In 1900 a party of Greek sponge divers chanced on an ancient wreck near the tiny island of Antikythera, between Crete and the Greek mainland. The first ever major underwater archaeology subsequently recovered a spectacular array of ancient Greek treasure. The divers also found a corroded lump, not considered at all important at the time. Then the lump split apart revealing some tiny bronze gearwheels—a shocking discovery for ancient Greece. It was the beginning of an extraordinary voyage of discovery over more than a hundred years as its hidden identity has been gradually decoded. Tony Freeth presents the early research on the device as well as the remarkable progress of three Antikythera research pioneers—up to the point in 2005 when new scientific investigations were carried out at the National Archaeological Museum in Athens.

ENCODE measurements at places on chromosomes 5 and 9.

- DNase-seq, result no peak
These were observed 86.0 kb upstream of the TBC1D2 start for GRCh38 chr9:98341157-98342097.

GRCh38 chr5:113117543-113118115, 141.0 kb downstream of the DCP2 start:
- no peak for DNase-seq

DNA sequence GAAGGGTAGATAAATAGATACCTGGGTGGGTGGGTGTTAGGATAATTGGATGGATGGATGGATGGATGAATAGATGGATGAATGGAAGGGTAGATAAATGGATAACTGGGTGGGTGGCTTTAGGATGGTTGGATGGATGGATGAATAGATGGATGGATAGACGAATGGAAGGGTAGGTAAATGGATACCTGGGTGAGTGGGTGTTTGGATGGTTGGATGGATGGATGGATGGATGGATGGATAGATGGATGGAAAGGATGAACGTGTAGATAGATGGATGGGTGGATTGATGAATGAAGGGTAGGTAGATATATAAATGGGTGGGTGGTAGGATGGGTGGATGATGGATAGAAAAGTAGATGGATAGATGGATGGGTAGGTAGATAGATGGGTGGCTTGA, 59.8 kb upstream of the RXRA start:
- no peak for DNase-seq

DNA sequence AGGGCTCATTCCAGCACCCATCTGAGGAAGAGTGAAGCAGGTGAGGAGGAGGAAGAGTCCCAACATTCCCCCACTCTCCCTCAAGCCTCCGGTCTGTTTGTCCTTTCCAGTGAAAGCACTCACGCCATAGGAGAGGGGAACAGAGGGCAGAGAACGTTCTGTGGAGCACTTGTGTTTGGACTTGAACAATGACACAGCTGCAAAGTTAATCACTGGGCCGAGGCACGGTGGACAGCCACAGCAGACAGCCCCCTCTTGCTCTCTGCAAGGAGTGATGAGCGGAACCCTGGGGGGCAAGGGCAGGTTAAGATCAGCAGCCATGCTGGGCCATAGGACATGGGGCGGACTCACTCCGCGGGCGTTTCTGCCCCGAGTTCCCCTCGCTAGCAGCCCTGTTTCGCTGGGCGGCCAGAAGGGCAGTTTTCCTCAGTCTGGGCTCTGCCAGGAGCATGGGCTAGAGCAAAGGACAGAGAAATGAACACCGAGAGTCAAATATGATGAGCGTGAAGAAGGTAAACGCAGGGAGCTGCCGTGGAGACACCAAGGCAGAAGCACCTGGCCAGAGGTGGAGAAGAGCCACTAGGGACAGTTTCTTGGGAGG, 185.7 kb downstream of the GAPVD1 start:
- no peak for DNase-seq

Tom Malzbender then takes up the story by describing a remarkable surface-imaging technique that he invented, which became one of the key tools for investigating the Antikythera Mechanism. He also describes Microfocus X-Ray Computed Tomography (X-Ray CT), which yields high-resolution 3D X-rays. Both techniques were crucial for understanding the Antikythera Mechanism. Tony Freeth returns to reveal the remarkable breakthroughs that came from this new data. The Antikythera Mechanism has emerged as an astronomical calculating machine of spectacular sophistication: one of the wonders of the ancient world and a key landmark in the history of computing.
Computer History Museum
1401 N. Shoreline Boulevard
Mountain View, CA, 94043